Hiking is a great way to stay fit while experiencing the great outdoors.
With the cold weather behind us, now’s a great time to take your exercise outdoors. Sure, you could exercise by walking around the neighborhood, but why not try kicking it up a notch with hiking?
There are about 58 million hikers in the U.S. alone. If you’re interested in learning how to join them on the trail, then look no further!
The benefits of hiking
Hiking is an excellent way to get in your cardio workout. Hikers can easily burn about 400 calories per hour, according to Project Untethered.
"Whether or not you are hiking with the intent of exercise, hiking is exercise,” Alissa Tucker, a National Academy of Sports Medicine Certified Personal Trainer, told Byrdie.com. “The intensity of your hike changes based on the grade of incline and the speed at which you walk.”
Hiking is, generally speaking, a low-impact aerobic exercise, which means it’s not only good for the heart and blood vessels but also easy on the joints and bones. And the positive aspects of hiking don’t stop there. Here are some other reasons why hiking is great for your mind and body.
Improves balance and flexibility
Thanks to the uneven terrain, regular hiking improves flexibility and balance, which is an especially important component of health in older adults. Maintaining your balance and flexibility helps to avoid falls and breaks.
Hiking builds muscle strength in the legs and core. And because of the inclines and uneven surface, there is even more resistance than with, say, walking. This helps reduce the risk of osteoporosis.
Being outside in the fresh air has been shown to have a positive effect on your circadian rhythm. In other words, it helps your body know when to be energized and awake – and when to shut down and go to sleep.
Improves mental health
Finally, hiking and walking in nature has also been shown to improve mental health. One study out of Stanford showed that regularly walking in nature versus in an urban setting significantly reduced ruminating thoughts, which is a common symptom of anxiety and depression.
You don’t have to summit Mount Everest to get the benefits of hiking. A little goes a long way when it comes to trekking in the great outdoors.
How to get started
Interested in getting started? Here are several tips for beginning hikers looking to hit the trails for the first time.
Do your research beforehand. Check out guidebooks and websites, like this one from AllTrails, to find all sorts of hiking trails. You can usually search hiking websites by several factors, including location, difficulty, and terrain. Look for trails near you that are good for novices or categorized as “easy.” Have a clear understanding of the trail’s distance and terrain. And check the weather before you go.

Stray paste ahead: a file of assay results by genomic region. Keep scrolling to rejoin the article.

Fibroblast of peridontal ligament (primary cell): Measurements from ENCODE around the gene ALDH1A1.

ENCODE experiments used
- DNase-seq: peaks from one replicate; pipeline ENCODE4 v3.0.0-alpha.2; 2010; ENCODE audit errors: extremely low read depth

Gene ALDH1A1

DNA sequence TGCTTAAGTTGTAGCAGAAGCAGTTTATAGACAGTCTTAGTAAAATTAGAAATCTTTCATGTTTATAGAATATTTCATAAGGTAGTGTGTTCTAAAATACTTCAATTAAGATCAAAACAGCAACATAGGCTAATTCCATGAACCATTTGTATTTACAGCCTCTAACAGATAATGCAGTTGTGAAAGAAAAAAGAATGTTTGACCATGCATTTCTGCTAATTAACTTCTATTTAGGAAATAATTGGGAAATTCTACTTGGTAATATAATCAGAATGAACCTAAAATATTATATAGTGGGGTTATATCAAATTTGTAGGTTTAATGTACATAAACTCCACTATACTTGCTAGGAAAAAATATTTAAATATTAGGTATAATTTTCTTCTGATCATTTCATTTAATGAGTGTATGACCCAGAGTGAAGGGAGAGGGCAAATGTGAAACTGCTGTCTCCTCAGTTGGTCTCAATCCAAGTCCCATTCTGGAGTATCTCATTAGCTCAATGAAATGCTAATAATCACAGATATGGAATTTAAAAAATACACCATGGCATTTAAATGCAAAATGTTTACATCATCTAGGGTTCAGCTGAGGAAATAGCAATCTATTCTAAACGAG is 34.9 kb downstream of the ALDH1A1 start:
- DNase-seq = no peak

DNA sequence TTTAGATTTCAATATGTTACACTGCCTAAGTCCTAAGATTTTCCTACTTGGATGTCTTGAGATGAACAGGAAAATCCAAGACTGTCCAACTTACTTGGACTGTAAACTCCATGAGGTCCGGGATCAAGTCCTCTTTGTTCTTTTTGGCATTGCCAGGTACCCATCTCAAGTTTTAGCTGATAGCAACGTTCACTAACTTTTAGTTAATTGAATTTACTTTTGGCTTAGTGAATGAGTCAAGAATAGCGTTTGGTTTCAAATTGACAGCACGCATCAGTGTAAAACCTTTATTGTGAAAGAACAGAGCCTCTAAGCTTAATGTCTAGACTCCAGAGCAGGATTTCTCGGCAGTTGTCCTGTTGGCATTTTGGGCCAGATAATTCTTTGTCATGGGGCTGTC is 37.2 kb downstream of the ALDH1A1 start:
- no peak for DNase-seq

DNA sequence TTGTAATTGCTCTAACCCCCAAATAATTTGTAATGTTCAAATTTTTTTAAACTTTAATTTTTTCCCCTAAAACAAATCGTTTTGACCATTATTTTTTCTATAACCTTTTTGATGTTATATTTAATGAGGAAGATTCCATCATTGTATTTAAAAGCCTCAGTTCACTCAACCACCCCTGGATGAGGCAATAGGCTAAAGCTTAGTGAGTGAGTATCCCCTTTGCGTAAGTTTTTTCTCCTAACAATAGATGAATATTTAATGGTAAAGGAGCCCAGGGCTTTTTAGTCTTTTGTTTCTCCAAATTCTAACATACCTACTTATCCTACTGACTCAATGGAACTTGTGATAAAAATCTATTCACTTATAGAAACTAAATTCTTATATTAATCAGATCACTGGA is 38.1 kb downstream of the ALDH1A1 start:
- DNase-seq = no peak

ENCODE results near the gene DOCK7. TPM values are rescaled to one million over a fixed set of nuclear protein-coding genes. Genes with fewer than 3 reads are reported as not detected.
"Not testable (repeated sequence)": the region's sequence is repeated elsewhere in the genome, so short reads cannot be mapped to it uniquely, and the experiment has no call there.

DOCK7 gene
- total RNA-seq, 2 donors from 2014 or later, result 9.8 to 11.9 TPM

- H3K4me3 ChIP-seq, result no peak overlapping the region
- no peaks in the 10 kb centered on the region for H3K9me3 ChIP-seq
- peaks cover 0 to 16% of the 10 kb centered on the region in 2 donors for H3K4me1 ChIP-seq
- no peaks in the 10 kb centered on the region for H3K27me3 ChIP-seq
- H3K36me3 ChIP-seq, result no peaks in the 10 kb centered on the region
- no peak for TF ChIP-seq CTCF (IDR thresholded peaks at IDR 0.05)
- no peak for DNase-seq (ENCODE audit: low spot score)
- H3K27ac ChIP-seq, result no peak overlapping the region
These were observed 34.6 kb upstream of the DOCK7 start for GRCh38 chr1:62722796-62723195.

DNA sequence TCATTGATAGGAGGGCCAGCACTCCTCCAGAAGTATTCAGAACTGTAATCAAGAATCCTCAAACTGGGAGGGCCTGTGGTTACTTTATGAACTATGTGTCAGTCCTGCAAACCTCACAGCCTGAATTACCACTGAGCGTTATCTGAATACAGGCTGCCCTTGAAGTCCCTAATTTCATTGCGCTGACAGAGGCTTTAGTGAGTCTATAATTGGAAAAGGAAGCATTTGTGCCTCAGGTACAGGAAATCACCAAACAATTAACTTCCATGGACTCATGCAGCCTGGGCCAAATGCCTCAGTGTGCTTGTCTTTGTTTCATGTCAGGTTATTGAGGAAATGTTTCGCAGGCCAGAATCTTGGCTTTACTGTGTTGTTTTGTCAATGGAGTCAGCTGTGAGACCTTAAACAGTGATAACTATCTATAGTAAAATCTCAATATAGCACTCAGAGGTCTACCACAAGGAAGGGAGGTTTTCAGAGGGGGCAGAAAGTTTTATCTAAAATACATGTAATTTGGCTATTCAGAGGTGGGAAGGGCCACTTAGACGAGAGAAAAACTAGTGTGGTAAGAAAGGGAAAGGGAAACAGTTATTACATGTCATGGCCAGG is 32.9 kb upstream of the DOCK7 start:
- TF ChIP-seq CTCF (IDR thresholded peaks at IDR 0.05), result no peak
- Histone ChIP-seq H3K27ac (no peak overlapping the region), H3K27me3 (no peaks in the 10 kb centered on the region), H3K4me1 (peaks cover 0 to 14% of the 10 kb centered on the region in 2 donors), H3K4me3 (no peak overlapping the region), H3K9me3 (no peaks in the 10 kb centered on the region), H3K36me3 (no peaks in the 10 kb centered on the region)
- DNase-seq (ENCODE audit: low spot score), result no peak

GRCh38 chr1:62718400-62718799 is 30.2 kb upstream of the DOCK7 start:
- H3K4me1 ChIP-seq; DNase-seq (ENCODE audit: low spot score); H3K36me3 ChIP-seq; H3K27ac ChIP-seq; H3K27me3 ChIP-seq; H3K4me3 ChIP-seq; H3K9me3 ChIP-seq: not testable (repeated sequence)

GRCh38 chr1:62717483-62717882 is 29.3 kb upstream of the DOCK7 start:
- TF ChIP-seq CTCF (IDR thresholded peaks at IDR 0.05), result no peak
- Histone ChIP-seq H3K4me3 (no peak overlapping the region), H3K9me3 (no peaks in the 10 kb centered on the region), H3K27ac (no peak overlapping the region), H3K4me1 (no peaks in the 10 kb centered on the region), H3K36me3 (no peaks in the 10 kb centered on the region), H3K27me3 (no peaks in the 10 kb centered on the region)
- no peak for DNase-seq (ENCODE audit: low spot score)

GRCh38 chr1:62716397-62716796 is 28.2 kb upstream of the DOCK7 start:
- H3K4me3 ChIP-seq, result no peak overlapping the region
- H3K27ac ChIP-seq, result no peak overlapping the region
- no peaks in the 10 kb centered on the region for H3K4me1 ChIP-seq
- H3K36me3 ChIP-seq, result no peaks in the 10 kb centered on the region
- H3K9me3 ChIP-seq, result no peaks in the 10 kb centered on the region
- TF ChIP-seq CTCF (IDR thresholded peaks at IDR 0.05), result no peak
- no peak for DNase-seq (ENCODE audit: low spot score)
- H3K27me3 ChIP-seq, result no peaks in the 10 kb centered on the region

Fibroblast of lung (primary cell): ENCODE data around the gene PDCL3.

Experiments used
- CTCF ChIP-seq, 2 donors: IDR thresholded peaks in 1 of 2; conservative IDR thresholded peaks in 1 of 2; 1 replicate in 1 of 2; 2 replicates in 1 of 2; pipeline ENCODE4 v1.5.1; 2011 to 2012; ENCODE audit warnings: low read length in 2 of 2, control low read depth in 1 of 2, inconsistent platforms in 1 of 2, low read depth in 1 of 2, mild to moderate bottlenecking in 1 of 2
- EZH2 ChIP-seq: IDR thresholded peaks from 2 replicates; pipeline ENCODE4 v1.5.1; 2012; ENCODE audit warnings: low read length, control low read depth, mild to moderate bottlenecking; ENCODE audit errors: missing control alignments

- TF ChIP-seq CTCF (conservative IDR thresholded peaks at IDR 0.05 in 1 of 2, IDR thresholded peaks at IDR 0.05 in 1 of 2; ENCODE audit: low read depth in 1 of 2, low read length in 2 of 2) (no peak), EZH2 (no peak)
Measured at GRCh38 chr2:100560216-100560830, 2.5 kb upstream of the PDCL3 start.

Spend time planning what you’ll need to pack, and always have a map of the area on hand. (It’s best to have an updated copy of a trail map in paper form, along with maps you might use on your phone, in case you have no cell service on the trail.) Be sure to have some emergency essentials on hand, including a first-aid kit. Always have a light source and make sure your phone is fully charged.
Bring water and snacks
It’s imperative to stay hydrated while hiking. Be sure to have a filled water bottle and some easy on-the-go snacks, like trail mix, nuts, fruit, and granola bars, to stay hydrated and energized.
Go with a buddy
While there are certainly hikers out there who like solo jaunts, it’s always safer to go with a buddy, especially if you are a beginner. That way, there is always someone else around in the unlikely event of an emergency.
Let someone know where you’ll be
Whether you go hiking solo or with a partner, it’s always smart to tell someone who isn’t hiking with you where you will be. Give as many details as possible, including the trail head, start time, and expected duration of the trek.
Start slow and easy
If you’ve never hiked before, it’s best to take it slow and get acquainted. Start by going for walks on dirt or grass, rather than pavement. This will get you used to walking over surfaces that aren’t as smooth as sidewalks or roads. Once you get used to the uneven terrain and are looking for more of a challenge, find trails that offer varying terrain, along with inclines and descents.
You’ll need comfortable sneakers with proper traction or hiking boots. You’ll also need to wear good socks and loose breathable clothing. Since temperatures can fluctuate quite a lot if you are hiking a mountain or at a higher elevation, it’s best to wear layers that you can take off and pull back on as necessary.
Use hiking poles
These poles, much like ski poles, are helpful for people looking for more balance and stability while hiking.
While hiking requires a bit more planning than just a walk around the block, most people find it’s worth it!
How Medicare can help
If your brain says “Yes!” to hiking but your feet say “No way,” Medicare may be able to help. Original Medicare provides coverage for podiatry services for a number of medical conditions, such as diabetes-related nerve problems, plantar fasciitis, and Achilles tendinitis.
Medically necessary orthotics may also be covered as durable medical equipment under Medicare Part B. In addition, a Medicare Advantage plan may provide even broader coverage. To compare plans in your area, check out our easy-to-use Find a Plan tool.
Project Untethered: Hiking Statistics
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